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Dry Macular Degeneration

  • Infographic
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Image of a cross section of dry macular degeneration

Dry macular degeneration is the most common form of macular degeneration, accounting for 90 percent of diagnosed cases. Both eyes are usually affected, although in some cases only one eye may lose vision. In the dry form the light sensitive cells of the macula slowly break down. The macula is the central part of the retina responsible for sharp, clear straight-ahead vision, color and fine detail. Damage to the macula causes blurring or spotty loss of central vision.

In dry macular degeneration, yellowish cellular deposits called drusen (extracellular waste products from metabolism) form under the retina between the retinal pigmented epithelium (RPE) layer and Bruch's membrane, which supports the retina. An increase in the size and number of drusen is associated with the death of RPE and photoreceptor cells (those that “see” light), and is often the first sign of dry macular degeneration.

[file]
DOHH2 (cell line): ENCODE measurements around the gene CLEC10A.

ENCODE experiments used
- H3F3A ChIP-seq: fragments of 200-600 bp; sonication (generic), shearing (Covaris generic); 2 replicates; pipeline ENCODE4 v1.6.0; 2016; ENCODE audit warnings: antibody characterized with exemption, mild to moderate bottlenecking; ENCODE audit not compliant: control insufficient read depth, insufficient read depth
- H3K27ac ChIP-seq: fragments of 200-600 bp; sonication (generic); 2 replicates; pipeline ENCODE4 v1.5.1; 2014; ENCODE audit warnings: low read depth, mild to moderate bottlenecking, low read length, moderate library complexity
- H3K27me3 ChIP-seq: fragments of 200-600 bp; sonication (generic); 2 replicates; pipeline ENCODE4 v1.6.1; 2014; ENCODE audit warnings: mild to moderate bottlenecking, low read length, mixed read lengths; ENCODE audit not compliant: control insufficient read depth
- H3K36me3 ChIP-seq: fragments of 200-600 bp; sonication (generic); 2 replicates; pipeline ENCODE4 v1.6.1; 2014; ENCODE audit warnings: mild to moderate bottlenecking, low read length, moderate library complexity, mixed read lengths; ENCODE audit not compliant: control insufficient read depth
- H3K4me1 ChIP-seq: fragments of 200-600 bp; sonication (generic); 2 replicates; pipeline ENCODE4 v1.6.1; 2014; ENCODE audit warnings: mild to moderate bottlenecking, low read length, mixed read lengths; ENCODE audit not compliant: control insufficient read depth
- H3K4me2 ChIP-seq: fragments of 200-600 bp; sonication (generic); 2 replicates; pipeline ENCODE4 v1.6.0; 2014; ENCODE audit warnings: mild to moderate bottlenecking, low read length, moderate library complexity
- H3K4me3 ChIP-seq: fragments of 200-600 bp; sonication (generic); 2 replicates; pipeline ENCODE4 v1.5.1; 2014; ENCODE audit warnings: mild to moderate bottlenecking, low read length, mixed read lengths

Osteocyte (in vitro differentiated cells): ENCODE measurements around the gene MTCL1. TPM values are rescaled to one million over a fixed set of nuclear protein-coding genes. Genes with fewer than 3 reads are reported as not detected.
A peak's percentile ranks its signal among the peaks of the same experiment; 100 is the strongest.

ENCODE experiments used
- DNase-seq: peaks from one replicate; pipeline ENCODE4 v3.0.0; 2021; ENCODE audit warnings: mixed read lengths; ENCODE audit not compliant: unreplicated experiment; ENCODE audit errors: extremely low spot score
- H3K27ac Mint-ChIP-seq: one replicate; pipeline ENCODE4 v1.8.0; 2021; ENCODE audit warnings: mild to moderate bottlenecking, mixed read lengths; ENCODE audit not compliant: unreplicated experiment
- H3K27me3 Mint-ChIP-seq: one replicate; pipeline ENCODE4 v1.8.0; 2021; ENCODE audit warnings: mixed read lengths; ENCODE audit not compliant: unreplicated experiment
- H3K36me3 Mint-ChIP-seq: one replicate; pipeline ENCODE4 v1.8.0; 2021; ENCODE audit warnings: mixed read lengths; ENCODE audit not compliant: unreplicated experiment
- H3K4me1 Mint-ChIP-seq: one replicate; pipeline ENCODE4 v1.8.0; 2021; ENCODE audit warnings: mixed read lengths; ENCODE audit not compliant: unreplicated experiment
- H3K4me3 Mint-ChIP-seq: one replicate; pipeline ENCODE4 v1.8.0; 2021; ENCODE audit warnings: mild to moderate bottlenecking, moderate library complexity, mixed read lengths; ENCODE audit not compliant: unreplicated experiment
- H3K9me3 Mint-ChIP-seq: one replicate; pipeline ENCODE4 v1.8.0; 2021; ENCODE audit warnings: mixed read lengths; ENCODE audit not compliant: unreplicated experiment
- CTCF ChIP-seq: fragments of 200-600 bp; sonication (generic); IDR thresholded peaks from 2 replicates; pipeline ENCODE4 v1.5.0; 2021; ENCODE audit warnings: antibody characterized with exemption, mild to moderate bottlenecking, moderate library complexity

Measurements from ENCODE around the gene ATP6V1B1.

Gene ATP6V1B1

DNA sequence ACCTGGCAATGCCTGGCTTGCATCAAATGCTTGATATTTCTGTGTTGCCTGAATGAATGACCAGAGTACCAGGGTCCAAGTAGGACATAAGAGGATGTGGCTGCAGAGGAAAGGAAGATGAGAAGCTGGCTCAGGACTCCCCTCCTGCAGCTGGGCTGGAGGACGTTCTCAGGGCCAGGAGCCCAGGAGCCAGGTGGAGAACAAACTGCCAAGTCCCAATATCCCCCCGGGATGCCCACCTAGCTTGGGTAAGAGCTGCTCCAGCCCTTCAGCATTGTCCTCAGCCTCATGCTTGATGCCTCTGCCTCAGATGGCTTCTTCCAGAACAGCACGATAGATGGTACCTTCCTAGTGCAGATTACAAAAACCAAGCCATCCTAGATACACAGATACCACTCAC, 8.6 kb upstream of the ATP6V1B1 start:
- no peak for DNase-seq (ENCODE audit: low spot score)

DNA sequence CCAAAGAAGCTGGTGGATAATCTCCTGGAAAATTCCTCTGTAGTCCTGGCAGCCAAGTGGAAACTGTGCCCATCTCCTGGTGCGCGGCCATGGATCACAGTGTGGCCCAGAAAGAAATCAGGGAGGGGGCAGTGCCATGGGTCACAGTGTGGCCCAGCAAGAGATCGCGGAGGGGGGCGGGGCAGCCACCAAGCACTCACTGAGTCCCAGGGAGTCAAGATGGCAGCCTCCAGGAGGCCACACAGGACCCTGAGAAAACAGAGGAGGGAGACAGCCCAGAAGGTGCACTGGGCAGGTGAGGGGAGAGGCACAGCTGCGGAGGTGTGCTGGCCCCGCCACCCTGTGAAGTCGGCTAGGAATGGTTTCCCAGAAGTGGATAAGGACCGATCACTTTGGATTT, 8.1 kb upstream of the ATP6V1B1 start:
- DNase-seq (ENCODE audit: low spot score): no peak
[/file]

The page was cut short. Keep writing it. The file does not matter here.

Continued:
Glossary of Terms

Bruch's membrane: Located in the retina between the choroid and retinal pigmented epithelium (RPE) layer; provides support to the retina and functions as the 'basement' membrane of the RPE layer.

Choroid: Layer of the eye behind the retina; contains blood vessels that nourish the retina.

Cones: The photoreceptor nerve cells present in the macula and concentrated in the fovea (the very center of the macula); enable people to see fine detail and color.

Drusen: Deposits of yellowish extracellular waste products that accumulate within and beneath the retinal pigmented epithelium (RPE) layer.

Fovea: The pit or depression at the center of the macula that provides greatest visual acuity.

Macula: The portion of the eye at the center of the retina that processes sharp, clear, straight-ahead vision.

Photoreceptors: The light sensing nerve cells (rods and cones) located in the retina.

Retina: The light sensitive layer of tissue that lines the back of the eye.

Retinal Pigmented Epithelium (RPE): A layer of cells that protects and nourishes the retina, removes waste products, prevents new blood vessel growth into the retinal layer and absorbs light not absorbed by the photoreceptor cells; these actions prevent the scattering of the light and enhance clarity of vision.

Rods: Photoreceptor nerve cells in the eyes that are sensitive to low light levels and are present in the retina, but outside the macula.

Sclera: The tough outer coat that protects the entire eyeball.


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